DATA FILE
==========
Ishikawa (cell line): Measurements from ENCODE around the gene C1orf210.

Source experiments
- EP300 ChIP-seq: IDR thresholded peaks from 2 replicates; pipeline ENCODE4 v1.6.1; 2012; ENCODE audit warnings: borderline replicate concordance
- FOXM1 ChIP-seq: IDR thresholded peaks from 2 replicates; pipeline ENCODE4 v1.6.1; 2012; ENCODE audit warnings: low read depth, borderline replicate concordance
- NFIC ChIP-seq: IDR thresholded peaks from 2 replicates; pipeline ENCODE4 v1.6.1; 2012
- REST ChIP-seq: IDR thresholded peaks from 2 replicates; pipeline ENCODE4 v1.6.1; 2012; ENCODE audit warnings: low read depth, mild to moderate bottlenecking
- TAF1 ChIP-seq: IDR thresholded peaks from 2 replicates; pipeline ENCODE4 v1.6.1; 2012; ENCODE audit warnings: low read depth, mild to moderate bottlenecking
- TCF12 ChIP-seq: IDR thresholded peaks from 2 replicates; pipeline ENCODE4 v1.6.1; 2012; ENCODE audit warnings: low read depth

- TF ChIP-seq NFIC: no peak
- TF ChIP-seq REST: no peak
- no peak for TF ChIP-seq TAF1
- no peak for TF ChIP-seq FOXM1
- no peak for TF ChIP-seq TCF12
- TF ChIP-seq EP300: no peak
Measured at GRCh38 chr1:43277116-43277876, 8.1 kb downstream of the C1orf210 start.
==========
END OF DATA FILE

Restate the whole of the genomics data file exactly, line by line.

Ishikawa (cell line): Measurements from ENCODE around the gene C1orf210.

Source experiments
- EP300 ChIP-seq: IDR thresholded peaks from 2 replicates; pipeline ENCODE4 v1.6.1; 2012; ENCODE audit warnings: borderline replicate concordance
- FOXM1 ChIP-seq: IDR thresholded peaks from 2 replicates; pipeline ENCODE4 v1.6.1; 2012; ENCODE audit warnings: low read depth, borderline replicate concordance
- NFIC ChIP-seq: IDR thresholded peaks from 2 replicates; pipeline ENCODE4 v1.6.1; 2012
- REST ChIP-seq: IDR thresholded peaks from 2 replicates; pipeline ENCODE4 v1.6.1; 2012; ENCODE audit warnings: low read depth, mild to moderate bottlenecking
- TAF1 ChIP-seq: IDR thresholded peaks from 2 replicates; pipeline ENCODE4 v1.6.1; 2012; ENCODE audit warnings: low read depth, mild to moderate bottlenecking
- TCF12 ChIP-seq: IDR thresholded peaks from 2 replicates; pipeline ENCODE4 v1.6.1; 2012; ENCODE audit warnings: low read depth

- TF ChIP-seq NFIC: no peak
- TF ChIP-seq REST: no peak
- no peak for TF ChIP-seq TAF1
- no peak for TF ChIP-seq FOXM1
- no peak for TF ChIP-seq TCF12
- TF ChIP-seq EP300: no peak
Measured at GRCh38 chr1:43277116-43277876, 8.1 kb downstream of the C1orf210 start.